Are Jewish fathers on the road to becoming outlaws?
Not the kind of lawbreakers with a big gun--but the kind with a tiny, shiny blade.
In Jewish law, the father is responsible for his son's circumcision. Yes, almost all of us hand the job off to a professional, a mohel. But what if you couldn't? What if Jewish law were superseded by the law of the land, as is being proposed by a ballot measure prohibiting circumcision in San Francisco?
The MGM Bill (Male Genital Mutilation) calls for punishment of up to $1,000 and a year in jail for those who circumcise boys under 18.
By next Father's Day, will Dirty Harry be on your tail? The Gray Bar Inn your next vacation spot? Will the city by the bay need to reopen Alcatraz?
Experts say the bill has very little support. Yet with over 7,000 signatures collected to get the bill on the ballot; support seems to be creeping beyond the fringe.
So, abbas, eemas too: what are you going to do if the city or state, or country you live in says a bris, a brit mila, our covenant of circumcision, is against the law?
Go underground? Skip across the border? Or take an ambivalent shrug on your Constitutional right to freedom of religion?
Besides, if you buy the ban supporters' reasoning, the prohibition is aimed at the practice, not just the Jews or Muslims. Of course taking off from that example, a law banning baptism (because kids could drown) would not be anti-Christian.
What's a Jew to do?
In the Gemara there's a concept known as "Dina D'Malchusa," "the law of the land is the law." However, an essay titled "Civil Disobedience and Conscientious Objection," by Rabbi Joshua Flug found on Yeshiva University's Rabbinic Resource Center web site notes that according to Maimonides, Rambam, dina d'malchusa only applies if the people recognize the government as legitimate and accept its sovereignty.
The essay goes to say that an Italian Jewish scholar, Joseph Colon ben Solomon Trabotto, known as Maharik, noted that if there are laws that discriminate against one group over another, dina d'malchusa does not apply.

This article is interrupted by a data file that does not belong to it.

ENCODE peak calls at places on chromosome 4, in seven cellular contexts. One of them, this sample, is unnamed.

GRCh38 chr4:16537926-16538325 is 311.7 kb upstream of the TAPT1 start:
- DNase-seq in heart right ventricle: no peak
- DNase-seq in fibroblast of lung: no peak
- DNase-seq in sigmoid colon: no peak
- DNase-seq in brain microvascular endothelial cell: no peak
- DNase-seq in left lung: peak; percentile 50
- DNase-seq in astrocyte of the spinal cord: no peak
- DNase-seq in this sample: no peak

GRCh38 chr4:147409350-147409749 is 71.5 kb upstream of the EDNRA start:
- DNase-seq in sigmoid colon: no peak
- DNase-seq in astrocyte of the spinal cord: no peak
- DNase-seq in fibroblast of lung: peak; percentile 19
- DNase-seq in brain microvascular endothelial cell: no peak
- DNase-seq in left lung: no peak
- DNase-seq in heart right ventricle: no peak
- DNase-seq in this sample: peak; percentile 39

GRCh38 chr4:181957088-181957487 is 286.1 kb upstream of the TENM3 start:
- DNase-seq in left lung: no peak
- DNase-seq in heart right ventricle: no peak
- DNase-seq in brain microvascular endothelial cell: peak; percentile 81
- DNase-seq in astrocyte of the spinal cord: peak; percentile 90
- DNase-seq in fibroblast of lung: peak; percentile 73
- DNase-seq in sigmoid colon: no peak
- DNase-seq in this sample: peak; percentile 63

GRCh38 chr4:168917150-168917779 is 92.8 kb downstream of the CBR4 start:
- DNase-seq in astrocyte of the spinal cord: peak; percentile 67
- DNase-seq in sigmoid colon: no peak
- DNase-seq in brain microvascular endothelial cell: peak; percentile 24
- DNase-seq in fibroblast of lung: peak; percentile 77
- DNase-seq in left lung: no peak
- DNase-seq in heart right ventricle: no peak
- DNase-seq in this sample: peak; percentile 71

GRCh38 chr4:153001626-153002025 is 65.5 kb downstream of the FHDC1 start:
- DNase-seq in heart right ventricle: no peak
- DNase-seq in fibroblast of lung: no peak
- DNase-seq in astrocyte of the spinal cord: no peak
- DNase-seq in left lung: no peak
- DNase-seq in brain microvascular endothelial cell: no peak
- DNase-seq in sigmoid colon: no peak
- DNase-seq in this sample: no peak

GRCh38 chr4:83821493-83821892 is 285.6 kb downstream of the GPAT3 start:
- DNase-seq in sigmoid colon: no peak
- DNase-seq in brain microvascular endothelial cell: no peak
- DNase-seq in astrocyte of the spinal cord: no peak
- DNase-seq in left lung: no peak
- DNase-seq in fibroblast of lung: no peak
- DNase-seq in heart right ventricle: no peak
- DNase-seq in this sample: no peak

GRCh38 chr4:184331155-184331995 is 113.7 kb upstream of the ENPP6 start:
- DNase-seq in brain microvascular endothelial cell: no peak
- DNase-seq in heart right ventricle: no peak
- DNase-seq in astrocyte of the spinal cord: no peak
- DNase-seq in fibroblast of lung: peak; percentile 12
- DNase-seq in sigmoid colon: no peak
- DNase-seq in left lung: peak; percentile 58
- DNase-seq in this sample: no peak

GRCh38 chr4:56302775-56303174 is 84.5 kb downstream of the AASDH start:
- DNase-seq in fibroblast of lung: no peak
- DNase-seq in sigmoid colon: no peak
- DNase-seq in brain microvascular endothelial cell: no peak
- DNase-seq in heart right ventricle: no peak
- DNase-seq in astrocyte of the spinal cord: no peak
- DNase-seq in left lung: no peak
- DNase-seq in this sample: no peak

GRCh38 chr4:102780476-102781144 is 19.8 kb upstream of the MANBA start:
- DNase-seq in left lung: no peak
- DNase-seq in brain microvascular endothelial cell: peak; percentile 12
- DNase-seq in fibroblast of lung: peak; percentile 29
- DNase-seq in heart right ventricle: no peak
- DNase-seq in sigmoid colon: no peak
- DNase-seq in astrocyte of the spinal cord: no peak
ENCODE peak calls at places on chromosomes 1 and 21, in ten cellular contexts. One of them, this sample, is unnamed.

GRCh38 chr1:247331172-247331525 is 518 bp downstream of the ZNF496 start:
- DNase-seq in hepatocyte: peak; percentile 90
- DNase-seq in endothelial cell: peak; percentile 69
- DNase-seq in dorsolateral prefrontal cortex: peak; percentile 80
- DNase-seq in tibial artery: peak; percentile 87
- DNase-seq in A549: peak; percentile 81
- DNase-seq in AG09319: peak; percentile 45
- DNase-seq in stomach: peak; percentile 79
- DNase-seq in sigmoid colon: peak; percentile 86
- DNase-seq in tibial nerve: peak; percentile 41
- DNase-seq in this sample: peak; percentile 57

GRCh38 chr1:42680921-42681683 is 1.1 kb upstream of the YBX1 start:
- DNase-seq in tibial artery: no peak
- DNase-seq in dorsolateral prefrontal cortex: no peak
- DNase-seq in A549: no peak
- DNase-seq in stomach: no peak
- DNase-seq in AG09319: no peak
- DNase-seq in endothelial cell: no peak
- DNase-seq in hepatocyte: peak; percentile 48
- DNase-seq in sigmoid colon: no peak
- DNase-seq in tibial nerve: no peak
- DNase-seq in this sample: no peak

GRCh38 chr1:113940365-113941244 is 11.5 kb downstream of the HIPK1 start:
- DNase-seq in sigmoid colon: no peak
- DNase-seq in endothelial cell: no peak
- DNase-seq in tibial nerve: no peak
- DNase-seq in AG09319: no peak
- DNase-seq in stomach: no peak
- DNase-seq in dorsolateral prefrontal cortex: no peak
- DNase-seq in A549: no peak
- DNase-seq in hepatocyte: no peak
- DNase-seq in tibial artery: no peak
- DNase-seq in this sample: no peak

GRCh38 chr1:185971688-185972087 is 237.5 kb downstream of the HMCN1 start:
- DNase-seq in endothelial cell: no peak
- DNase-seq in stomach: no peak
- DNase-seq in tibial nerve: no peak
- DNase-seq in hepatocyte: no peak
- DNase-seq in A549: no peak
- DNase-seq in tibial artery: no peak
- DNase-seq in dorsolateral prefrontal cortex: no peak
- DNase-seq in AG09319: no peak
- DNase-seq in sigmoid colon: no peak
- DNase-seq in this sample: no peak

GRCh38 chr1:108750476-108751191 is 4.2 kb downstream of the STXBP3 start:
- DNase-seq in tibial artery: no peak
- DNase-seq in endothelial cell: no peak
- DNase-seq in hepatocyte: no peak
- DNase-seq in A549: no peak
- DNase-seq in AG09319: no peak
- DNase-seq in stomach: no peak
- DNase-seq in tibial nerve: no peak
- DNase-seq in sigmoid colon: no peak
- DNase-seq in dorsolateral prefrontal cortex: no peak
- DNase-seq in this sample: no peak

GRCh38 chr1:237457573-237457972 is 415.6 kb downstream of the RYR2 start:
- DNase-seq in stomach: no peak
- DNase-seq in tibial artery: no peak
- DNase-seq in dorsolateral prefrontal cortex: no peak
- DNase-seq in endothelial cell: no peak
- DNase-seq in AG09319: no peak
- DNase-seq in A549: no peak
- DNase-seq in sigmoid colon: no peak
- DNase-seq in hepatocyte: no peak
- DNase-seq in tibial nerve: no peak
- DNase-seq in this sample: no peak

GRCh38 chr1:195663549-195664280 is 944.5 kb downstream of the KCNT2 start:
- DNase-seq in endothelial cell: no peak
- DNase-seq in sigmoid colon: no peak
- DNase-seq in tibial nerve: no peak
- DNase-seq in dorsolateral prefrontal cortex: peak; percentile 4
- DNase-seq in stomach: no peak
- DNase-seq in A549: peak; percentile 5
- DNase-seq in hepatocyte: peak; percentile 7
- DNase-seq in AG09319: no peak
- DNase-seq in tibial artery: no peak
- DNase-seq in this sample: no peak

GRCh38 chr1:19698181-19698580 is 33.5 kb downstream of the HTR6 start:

Is the proposed San Francisco ordinance just such a discriminatory law? If it or one like it passed in your community what would you do?
Eighteen years after he performed a bris in my home, I called Rabbi Yehuda Lebovics of Los Angeles, a man who has performed approximately 20,000 brises, to ask him what he would do.
"Simply, I would go across the border," he answered. "But I would also do it even if I had to do it hiding in a cellar," he continued, relating a story of a bris in Russia where a lookout had to be posted to warn of the police.
"This is a wake up call," he said speaking of the San Francisco measure.
In Los Angeles in the 1970's, I remember picketing in front of the Shrine Auditorium. The Russian ballet was in town and a group of Jewish UCLA students went downtown to protest for the release of Soviet Jews.
Sign in hand, walking the line under the watchful eyes of the LAPD I asked myself: if the police ordered us to disperse was I willing to resist and go to jail?
That protest was highly charged but we remained an orderly assembly. The threat seemed oceans away, and civil disobedience didn't feel right. But here and now, if faced with breaking a law banning a bris, I would be a disobedient dad.
Yes, I have a basement, but I would hold the ceremony on my front yard lawn.
Edmon J. Rodman has written about making his own matzah for JTA, Jewish love music for the Jerusalem Post, yiddisheh legerdemain for the Los Angeles Jewish Journal, a Bernie Madoff Halloween mask for the Forward, and what really gets stuck in the La Brea Tar Pits for the Los Angeles Times. He has edited several Jewish population studies, and is one of the founders of the Movable Minyan, an over twenty-year-old chavura-size, independent congregation. He once designed a pop-up seder plate. In 2011 Rodman received a First Place Simon Rockower Award for "Excellence in Feature Writing" from the American Jewish Press Association.